Cool news…using batteries from the gigafactory Tesla is building outside of Reno, Solar City will be including battery backup systems in 100% of the rooftop solar systems they install within 5-10 years. This is significant partly because it helps illustrate the rapidly decreasing costs of both solar panels and battery backup systems, but also because it is likely to have a major impact on our current energy production and distribution systems…the old grid will become obsolete eventually, but the transition won’t be easy for the larger energy companies. Read more at climaterocks.com.
Bosch is selling a near plug and play energy storage system for home use, the BPT-S 5 Hybrid, a refrigerator-sized cabinet that houses a large battery, charge controller and inverter, to simplify integration with a house’s existing solar and grid lines. Installation is estimated at a mere two hours! It’ll charge up when your solar panels are producing excess energy, and discharge that into your house as needed at night. Unfortunately…it’s only available in Germany at this point. 🙁
Solar panels take space, but just how much land area would need to be covered with solar panels to provide 100% of this planet’s power needs (including transportation)? The answer is pretty surprising, as the image here shows (click on it for a larger version). It helps show just how much energy the sun is sending our way, and what a small percentage of that is actually required to power our civilization.
There’s still a matter of energy storage with solar panels, but I wonder, if long range transmission efficiency could be boosted to the point where we have a global power grid? The sun is always shining on about half the planet…if that power could be transmitted to the dark side of the planet, there would be no need to store electricity. Nikola Tesla suggested that just such a system could be possible. The drawbacks are obvious though…it would be difficult or even impossible to employ Tesla’s system in a way that would allow companies to control who uses that energy. The business model falls apart, sadly, and we live in a world controlled by business and profit.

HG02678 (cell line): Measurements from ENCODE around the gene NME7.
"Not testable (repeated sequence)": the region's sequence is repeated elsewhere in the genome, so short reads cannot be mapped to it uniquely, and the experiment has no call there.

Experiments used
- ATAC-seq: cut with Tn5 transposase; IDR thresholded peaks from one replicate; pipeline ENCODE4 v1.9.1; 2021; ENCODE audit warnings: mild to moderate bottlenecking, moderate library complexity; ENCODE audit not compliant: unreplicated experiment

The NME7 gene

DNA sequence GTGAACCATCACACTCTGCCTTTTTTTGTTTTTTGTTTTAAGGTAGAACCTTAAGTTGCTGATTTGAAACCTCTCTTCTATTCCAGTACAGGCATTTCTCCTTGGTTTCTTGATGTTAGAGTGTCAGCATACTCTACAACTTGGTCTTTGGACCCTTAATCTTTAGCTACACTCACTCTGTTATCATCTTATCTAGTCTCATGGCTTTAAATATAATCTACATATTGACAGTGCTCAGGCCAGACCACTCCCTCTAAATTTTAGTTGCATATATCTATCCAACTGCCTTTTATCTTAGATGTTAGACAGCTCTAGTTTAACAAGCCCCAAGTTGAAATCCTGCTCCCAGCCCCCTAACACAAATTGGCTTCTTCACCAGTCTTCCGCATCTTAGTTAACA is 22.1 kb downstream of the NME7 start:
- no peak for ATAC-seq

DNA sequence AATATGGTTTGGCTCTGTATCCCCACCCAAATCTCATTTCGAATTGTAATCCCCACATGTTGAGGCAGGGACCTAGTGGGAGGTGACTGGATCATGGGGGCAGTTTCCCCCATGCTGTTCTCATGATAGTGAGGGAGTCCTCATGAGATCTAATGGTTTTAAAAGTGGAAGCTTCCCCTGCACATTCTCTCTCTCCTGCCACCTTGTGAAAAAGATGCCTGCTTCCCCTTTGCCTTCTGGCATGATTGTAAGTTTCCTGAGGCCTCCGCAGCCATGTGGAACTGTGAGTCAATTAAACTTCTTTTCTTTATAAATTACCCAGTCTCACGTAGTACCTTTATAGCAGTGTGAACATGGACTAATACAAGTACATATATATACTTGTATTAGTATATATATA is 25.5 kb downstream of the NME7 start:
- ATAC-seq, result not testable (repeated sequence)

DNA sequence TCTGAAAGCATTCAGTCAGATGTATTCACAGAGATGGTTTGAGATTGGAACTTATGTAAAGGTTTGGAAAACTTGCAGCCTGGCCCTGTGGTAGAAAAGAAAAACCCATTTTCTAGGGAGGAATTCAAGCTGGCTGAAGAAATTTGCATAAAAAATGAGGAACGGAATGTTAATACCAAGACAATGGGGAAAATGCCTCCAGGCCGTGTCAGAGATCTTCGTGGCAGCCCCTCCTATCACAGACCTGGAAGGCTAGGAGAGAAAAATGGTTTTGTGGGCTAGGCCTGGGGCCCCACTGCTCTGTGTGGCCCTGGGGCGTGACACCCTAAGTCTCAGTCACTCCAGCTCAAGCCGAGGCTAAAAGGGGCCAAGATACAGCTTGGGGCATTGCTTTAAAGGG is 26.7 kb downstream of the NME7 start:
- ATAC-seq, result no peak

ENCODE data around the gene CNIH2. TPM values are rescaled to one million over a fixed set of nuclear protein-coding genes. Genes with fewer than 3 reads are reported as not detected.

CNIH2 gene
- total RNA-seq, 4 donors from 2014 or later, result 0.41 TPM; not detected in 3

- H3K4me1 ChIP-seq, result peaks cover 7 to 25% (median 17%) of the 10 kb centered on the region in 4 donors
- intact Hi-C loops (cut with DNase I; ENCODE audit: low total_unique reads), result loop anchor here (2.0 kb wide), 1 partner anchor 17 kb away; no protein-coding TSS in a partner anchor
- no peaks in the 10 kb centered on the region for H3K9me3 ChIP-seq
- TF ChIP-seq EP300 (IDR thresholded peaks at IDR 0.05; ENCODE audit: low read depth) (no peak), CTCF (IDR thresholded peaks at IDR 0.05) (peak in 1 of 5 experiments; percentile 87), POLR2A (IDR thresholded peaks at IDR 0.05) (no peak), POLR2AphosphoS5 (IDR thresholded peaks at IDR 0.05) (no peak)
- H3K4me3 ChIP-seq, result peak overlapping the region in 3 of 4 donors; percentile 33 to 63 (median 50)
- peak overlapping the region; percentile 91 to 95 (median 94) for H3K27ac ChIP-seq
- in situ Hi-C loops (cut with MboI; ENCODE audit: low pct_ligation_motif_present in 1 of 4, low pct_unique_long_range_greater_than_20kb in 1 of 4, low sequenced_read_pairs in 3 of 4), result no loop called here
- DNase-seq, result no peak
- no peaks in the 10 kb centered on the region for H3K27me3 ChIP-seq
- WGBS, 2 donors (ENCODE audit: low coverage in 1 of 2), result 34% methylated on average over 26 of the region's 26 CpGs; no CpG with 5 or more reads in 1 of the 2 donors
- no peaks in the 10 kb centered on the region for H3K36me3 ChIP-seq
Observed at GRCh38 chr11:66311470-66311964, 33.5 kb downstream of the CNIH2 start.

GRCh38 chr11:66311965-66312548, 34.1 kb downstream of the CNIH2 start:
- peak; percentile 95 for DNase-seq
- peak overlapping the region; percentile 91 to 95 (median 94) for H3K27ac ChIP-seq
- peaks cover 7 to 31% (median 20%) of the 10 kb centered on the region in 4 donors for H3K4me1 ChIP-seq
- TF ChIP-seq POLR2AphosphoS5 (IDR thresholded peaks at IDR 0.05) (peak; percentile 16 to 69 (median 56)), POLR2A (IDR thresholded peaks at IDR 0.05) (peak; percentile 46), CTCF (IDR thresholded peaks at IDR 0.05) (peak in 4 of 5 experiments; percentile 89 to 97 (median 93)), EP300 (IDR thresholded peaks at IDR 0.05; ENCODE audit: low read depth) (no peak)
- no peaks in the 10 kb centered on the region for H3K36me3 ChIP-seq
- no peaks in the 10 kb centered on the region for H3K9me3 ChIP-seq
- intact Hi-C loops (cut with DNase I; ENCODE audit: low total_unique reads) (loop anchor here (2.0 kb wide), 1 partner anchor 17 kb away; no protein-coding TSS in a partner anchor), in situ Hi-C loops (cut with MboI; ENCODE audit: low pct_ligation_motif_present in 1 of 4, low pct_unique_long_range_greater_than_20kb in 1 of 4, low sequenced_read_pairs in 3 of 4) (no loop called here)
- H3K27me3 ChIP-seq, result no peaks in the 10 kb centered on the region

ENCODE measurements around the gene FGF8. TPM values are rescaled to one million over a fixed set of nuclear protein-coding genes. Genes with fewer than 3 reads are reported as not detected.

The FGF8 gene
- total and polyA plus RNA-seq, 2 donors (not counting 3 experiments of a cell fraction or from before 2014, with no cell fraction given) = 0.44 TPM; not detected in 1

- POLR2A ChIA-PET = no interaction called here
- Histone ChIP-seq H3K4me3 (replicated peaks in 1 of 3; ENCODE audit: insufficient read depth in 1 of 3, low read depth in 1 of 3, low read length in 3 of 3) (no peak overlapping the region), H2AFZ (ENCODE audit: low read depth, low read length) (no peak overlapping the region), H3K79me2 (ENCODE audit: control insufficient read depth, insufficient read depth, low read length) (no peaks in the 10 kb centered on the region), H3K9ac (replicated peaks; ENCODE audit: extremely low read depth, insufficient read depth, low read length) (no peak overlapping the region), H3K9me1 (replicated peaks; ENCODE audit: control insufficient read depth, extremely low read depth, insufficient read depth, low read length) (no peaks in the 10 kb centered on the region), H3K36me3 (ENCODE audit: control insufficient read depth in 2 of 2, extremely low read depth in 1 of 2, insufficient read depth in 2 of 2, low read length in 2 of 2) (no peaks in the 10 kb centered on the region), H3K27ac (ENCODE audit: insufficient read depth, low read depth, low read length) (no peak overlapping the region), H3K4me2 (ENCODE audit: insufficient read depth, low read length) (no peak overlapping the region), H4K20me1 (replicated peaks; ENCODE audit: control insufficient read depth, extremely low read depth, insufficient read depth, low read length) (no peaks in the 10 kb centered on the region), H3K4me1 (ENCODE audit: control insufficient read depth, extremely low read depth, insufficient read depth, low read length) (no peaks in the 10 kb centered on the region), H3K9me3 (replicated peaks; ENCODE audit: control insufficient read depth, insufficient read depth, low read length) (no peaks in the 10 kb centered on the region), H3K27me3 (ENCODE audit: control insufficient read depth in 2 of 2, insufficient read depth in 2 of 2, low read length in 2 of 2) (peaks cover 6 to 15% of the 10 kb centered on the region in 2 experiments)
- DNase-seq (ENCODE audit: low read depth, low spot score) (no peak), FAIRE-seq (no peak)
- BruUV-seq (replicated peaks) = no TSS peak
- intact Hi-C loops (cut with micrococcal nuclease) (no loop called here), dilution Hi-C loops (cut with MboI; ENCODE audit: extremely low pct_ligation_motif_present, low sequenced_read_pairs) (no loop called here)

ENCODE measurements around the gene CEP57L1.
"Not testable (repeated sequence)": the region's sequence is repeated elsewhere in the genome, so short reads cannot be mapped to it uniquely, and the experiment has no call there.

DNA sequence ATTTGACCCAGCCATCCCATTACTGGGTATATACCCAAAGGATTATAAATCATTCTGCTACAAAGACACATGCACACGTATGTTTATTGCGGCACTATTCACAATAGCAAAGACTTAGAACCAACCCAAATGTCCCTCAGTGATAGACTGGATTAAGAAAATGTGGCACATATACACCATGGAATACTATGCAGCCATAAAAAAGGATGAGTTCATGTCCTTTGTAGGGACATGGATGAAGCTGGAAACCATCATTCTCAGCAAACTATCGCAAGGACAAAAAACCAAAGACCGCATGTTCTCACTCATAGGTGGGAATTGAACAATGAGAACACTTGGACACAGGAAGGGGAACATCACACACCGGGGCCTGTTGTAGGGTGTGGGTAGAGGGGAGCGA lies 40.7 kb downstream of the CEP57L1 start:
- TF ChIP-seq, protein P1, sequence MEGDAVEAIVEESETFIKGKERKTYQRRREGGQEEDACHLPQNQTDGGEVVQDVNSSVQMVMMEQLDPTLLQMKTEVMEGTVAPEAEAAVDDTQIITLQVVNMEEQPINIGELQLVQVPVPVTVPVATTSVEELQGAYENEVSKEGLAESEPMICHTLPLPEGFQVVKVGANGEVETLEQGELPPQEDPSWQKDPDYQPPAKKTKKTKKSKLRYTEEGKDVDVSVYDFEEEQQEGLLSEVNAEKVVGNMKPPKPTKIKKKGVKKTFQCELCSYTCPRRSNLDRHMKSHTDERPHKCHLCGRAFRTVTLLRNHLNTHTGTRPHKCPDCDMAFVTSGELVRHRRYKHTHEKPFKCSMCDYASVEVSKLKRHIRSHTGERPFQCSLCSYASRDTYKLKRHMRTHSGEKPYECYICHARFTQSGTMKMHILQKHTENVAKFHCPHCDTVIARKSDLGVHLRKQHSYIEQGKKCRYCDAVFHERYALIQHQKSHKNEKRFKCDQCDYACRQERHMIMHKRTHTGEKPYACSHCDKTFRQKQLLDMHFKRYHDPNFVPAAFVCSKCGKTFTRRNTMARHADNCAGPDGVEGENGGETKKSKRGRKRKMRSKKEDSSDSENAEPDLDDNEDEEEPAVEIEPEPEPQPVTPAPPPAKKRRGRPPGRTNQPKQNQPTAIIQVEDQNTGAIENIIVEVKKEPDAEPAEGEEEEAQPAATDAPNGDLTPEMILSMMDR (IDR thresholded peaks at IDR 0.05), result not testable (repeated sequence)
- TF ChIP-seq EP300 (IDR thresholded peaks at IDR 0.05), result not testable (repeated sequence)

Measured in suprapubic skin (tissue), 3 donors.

Does the production of solar panels require more energy than the panels will produce in their lifetime? That’s a question you may hear now and again, especially when talking to those who aren’t really on board with this whole clean energy idea. So, time to set the record straight. There’s a great article over at Care2.com that addresses just this subject. The bottom line is that depending on what technology of panel you’re talking about, the energy payback point (they’ve produced as much energy as it took to manufacture the panel) is from one to four years. Check out the full link above if you want all the details.
To address concerns over solar and wind power fluctuations, the UK is installing a 10MWh battery…it’s not huge in terms of typical grid power usage, but is another big milestone in weaning us off of fossil fuels. Read more over at gizmag.